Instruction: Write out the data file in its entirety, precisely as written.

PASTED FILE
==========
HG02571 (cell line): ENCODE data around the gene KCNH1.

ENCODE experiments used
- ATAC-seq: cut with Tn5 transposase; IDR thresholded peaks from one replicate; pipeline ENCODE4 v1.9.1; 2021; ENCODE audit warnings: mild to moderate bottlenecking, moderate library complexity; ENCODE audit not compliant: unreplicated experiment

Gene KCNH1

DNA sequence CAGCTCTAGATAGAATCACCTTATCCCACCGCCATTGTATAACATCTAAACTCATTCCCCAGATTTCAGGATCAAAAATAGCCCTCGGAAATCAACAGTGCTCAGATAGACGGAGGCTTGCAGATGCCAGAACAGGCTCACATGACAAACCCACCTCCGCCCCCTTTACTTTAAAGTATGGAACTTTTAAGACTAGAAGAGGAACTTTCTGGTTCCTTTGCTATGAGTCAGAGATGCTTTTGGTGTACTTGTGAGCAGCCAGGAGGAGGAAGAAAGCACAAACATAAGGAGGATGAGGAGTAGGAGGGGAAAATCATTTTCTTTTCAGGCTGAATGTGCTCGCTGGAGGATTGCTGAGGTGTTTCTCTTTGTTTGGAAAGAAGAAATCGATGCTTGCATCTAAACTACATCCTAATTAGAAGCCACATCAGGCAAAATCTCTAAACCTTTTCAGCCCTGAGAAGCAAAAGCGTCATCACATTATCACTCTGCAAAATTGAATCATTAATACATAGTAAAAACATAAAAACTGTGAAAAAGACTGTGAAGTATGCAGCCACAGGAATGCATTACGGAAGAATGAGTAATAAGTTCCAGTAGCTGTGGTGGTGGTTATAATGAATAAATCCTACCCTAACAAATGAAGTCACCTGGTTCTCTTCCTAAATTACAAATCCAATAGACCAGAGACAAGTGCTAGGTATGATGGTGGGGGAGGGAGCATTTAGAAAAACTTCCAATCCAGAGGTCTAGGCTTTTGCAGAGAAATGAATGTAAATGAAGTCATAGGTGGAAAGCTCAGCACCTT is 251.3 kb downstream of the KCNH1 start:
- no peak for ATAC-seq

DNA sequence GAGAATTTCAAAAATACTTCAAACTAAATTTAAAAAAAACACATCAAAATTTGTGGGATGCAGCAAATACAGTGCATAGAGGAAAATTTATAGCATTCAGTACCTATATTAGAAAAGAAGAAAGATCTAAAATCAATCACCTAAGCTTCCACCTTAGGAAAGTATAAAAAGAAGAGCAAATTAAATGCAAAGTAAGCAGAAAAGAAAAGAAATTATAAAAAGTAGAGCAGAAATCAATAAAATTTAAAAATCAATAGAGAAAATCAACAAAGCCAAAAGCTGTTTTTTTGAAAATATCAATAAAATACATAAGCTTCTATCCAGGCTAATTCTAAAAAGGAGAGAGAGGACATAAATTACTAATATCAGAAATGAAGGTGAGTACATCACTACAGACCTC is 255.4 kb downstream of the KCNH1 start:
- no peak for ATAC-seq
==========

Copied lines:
HG02571 (cell line): ENCODE data around the gene KCNH1.

ENCODE experiments used
- ATAC-seq: cut with Tn5 transposase; IDR thresholded peaks from one replicate; pipeline ENCODE4 v1.9.1; 2021; ENCODE audit warnings: mild to moderate bottlenecking, moderate library complexity; ENCODE audit not compliant: unreplicated experiment

Gene KCNH1

DNA sequence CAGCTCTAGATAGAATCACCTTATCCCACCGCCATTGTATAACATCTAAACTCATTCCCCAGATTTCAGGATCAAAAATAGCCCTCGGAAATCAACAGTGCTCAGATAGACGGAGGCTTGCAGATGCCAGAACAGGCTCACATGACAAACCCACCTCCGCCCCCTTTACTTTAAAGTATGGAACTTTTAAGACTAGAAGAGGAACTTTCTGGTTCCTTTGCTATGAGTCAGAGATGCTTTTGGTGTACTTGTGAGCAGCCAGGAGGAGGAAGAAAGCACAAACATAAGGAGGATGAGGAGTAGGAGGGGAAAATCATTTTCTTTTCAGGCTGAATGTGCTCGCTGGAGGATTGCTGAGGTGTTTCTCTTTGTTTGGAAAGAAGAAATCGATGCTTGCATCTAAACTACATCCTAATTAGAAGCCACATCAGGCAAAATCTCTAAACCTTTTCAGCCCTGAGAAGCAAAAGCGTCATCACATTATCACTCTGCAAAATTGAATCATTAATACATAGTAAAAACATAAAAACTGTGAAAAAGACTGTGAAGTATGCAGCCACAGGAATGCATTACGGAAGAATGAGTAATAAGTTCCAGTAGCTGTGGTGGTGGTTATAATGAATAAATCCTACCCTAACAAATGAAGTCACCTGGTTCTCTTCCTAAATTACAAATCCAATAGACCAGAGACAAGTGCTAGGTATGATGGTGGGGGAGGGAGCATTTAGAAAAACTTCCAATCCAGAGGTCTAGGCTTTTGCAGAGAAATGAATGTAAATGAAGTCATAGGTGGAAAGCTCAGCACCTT is 251.3 kb downstream of the KCNH1 start:
- no peak for ATAC-seq

DNA sequence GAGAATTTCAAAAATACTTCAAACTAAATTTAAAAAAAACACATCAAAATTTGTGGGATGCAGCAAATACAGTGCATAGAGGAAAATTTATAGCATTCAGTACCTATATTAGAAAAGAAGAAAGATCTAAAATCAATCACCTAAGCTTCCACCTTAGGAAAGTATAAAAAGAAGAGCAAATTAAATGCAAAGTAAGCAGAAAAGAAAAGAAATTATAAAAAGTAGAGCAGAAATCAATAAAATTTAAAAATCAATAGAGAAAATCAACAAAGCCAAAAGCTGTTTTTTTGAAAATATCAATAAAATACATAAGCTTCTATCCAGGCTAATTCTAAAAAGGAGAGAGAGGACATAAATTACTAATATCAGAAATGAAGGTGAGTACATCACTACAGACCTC is 255.4 kb downstream of the KCNH1 start:
- no peak for ATAC-seq